The silence and the vast expanse of nothingness makes me feel small. Smaller than anything, smaller than the amount of air I take in as I breathe. I can hear my own heart beat a pulsating rhythm and for one fearful yet magical moment I am only the beat, only the pulse that resonates with the ebb and flow of the far away sea and high and lows of the dunes that stretch before me. I understand what it must be like to be on The Steppes; to really understand the fragility of one’s own being and yet to be absorbed in the unity of existence, to feel as if you are a grain in an ocean of trillions. Come a night and a day, you may be only a memory. The thought actually makes me want to stop breathing altogether.
As quickly as the feeling comes it is replaced by apprehension, fear, thoughts of my parents. It is replaced by wonder of what it would be like if I really were to be lost as of now. Surprisingly, it is more wonder than fear that I feel. I realize that beginnings and endings are mere transitory moments and not epic events at all. They are effortless; I remember the butterfly effect. Only, I imagine even an end would be a flutter and not the storm.
It’s only been twenty minutes but my mind has gone through a lifetime of thoughts in the 1200 seconds. I also realize that if I am to get out of here before the sun takes away its light, I have to find my friends. So I leave my buggy stuck in the sand with the engine running and take off my shoes to hike through the sand the other way. It’s hard to walk for someone who is used to solid ground and I trek for another ten minutes and make it to the top of the tallest dune I can find.
Finally, I hear the tiniest sound of my name being called. Faraway on the ground, there is a little mouse standing and shouting my name. I go into my survivor series mode and start jumping and waving my hands while pushing my vocal cords to give their best performance yet. Finally, he turns and spots me and starts to drive towards me. I gesture for him to go around the dune as it is too steep to climb but he can’t understand. He leaves his buggy running and somehow manages to climb onto the dune on his hands and feet. I am so relieved I can hardly stop smiling and apologizing for my adventurous take-off. We hike further back to where I left my buggy running, he pulls it out for me and since there is no way I am driving this thing through soft sand, he asks me to sit on the back facing the other way while he drives and I have the unique experience of seeing receding dunes, not knowing when to brace for a trough or a climb and hoping to not topple over his head as he takes the plunges.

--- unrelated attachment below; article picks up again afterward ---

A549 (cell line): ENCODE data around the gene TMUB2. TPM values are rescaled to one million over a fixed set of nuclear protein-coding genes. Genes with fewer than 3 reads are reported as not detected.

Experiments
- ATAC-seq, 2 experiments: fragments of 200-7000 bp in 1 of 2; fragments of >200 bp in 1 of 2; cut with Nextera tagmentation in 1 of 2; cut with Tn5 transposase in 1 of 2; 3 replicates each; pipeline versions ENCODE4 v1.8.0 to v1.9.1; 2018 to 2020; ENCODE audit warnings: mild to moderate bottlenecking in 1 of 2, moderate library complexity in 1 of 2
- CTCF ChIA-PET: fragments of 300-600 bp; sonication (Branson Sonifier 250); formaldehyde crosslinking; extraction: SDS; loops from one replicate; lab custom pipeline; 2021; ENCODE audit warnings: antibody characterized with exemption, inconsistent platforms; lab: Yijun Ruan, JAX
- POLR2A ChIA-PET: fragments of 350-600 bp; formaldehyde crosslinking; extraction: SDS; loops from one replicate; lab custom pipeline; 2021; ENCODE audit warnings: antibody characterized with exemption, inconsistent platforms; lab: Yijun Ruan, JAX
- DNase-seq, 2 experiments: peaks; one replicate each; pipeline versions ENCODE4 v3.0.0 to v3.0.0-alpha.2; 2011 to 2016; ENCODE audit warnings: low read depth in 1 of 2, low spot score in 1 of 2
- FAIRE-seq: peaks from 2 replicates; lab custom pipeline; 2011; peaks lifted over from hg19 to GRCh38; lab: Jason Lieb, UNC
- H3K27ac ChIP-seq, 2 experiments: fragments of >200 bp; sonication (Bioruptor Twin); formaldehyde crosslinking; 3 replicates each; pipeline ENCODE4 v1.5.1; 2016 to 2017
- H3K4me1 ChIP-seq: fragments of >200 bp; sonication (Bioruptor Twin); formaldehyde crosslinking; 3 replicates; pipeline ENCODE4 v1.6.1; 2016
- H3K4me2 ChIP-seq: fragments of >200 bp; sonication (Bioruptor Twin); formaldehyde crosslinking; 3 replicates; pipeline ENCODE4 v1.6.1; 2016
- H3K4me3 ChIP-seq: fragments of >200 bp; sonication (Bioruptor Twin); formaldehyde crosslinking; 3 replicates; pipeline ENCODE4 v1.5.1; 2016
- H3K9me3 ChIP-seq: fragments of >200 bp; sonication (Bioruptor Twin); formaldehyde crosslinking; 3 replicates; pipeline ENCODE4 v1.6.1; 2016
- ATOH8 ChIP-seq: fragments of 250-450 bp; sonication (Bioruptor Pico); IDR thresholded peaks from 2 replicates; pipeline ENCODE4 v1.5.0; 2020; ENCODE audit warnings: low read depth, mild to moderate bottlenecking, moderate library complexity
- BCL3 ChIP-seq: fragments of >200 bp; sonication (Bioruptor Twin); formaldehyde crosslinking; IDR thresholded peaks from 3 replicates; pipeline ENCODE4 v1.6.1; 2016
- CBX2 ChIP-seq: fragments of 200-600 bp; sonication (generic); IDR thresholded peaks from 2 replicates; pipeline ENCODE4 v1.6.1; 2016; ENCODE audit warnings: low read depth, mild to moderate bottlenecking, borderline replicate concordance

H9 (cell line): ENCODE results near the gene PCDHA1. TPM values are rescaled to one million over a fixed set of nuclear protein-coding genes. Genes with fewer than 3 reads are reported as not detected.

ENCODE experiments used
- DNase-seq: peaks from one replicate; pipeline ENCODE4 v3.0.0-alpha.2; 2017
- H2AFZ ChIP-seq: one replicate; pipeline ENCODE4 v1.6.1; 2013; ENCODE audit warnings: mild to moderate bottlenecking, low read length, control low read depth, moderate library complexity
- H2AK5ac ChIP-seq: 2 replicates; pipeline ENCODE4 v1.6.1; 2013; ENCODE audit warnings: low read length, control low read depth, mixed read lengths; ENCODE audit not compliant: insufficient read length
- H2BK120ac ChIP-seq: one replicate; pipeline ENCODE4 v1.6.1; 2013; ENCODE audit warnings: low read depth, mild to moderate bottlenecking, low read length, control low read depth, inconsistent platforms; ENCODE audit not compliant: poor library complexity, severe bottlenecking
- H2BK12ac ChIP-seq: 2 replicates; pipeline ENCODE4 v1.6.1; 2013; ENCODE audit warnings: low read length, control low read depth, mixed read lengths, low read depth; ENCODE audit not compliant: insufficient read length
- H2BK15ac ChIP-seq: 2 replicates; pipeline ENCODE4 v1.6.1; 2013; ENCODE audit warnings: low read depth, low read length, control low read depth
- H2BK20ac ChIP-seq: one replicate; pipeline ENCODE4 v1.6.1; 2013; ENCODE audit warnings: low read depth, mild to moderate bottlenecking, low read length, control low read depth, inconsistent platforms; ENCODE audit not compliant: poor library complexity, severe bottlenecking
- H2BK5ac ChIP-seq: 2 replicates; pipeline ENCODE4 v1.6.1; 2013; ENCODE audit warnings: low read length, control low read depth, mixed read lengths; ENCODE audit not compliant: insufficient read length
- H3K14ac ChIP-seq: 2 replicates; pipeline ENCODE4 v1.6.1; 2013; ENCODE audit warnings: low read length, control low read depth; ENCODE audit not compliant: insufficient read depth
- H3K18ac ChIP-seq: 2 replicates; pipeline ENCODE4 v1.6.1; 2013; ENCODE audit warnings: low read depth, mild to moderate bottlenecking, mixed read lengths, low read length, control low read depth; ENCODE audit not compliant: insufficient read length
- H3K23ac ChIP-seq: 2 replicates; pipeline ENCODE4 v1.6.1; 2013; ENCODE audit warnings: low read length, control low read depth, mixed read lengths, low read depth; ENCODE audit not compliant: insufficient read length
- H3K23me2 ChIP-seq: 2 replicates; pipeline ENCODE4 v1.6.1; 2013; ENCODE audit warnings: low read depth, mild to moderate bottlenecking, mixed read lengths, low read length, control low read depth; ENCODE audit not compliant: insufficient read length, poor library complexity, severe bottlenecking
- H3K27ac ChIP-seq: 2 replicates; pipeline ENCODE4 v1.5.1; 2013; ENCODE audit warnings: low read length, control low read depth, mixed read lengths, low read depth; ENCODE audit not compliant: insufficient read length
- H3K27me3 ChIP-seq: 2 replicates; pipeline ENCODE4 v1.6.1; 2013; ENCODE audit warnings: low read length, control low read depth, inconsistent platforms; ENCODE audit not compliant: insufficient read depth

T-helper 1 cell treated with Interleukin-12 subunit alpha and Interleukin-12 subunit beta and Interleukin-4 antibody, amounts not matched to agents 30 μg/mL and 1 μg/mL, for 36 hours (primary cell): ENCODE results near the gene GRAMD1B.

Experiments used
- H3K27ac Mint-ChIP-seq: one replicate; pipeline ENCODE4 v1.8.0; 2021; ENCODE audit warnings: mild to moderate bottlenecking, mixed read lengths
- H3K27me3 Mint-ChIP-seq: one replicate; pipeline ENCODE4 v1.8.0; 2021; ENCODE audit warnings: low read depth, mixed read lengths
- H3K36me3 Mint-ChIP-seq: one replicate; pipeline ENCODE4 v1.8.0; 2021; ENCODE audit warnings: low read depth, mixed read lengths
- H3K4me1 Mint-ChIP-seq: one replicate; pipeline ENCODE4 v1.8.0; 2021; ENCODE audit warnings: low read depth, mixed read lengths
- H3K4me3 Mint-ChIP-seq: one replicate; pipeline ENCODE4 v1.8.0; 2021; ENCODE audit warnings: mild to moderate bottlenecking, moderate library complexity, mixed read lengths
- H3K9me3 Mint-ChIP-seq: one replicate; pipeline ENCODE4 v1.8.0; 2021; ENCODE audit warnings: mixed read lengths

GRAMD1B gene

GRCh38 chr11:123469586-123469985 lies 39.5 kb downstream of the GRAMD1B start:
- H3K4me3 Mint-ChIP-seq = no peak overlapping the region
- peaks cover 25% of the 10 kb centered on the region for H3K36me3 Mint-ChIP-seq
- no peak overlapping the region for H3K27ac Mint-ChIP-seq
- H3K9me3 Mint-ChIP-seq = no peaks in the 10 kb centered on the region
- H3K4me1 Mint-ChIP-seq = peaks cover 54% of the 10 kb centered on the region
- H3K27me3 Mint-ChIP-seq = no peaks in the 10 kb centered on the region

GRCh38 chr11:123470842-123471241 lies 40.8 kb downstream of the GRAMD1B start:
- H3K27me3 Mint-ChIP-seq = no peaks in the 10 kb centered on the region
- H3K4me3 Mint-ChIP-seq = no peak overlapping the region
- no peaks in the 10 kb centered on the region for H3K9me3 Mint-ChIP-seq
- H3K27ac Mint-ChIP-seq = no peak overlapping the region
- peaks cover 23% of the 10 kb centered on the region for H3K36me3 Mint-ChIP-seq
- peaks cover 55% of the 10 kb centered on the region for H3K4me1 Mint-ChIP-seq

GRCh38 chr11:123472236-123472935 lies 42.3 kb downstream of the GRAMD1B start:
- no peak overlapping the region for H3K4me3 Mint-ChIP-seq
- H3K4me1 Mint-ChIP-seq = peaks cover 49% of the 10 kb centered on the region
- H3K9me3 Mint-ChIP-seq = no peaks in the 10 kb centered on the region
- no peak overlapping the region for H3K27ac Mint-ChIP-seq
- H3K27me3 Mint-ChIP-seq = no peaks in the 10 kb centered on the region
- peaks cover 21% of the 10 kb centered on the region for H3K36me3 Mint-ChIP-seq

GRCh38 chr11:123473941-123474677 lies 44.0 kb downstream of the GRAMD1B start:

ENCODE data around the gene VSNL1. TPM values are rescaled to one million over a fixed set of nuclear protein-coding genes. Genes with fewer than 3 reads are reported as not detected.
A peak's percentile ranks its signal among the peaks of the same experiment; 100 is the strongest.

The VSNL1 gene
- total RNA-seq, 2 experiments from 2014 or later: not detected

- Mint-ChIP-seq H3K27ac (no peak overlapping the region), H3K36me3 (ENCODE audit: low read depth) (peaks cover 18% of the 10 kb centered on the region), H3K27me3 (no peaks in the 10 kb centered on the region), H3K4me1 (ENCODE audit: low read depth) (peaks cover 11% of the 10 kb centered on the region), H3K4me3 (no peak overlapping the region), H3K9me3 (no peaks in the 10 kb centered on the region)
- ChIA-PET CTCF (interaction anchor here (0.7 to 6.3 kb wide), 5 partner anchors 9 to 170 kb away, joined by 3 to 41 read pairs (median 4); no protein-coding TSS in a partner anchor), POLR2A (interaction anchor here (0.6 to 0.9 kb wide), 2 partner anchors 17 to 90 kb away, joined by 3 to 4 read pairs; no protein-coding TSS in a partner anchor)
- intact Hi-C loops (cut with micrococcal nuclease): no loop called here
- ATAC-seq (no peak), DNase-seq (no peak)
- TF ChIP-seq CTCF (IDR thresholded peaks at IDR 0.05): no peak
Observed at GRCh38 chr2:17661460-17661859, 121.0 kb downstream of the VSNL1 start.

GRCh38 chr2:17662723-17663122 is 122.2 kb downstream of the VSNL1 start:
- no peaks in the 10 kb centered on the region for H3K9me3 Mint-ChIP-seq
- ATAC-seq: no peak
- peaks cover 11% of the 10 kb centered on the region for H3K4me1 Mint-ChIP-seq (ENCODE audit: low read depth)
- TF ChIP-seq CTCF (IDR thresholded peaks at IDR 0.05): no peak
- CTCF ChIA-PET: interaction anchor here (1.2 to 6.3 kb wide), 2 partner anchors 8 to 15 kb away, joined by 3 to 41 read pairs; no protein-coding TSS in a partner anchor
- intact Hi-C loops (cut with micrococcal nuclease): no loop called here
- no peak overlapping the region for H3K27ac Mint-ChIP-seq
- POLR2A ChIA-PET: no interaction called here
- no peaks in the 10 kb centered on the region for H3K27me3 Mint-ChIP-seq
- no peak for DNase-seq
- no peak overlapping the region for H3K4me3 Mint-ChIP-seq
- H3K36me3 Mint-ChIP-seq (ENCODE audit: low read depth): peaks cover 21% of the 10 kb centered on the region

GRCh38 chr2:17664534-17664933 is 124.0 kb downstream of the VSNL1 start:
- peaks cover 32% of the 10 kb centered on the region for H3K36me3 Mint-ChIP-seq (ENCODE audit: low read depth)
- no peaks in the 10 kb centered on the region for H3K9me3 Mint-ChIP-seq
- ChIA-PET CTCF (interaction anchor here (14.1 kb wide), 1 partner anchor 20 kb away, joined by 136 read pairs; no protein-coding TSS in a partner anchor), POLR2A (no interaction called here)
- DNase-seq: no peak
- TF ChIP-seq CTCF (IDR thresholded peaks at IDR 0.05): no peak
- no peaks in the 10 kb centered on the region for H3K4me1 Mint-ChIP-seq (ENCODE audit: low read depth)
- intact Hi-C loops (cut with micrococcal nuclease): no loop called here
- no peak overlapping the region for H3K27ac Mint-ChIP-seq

Later when we’ve safely given back the buggies and are in the car, the three of us burst out laughing at the entire episode. For some strange reason, It is the most alive I have felt I n a long time. I guess seeing the edge from a nearest distance that one normally sees everyday makes one aware of solid ground beneath the feet in a way only the enhancing effects of adrenaline can enable.
At night during the boat ride across the Marina, I look at the sea; it is like a black velvet quilt that throbs and moves to a secret orchestra playing far below in its profound depths and I am reminded of the sand again. There is no better poetry than in divine creation. There is no greater humbling than to see the subtle power of nature up close and very personal. And no better way for one to question the compartmentalized conception of beauty, fear, wonder and joy. And to understand that existence and non-existence stand together at the peak of being and without one, there is no other.
Even one of the most materialistic places on earth has its philosophical teachings.
Among Solitary Sands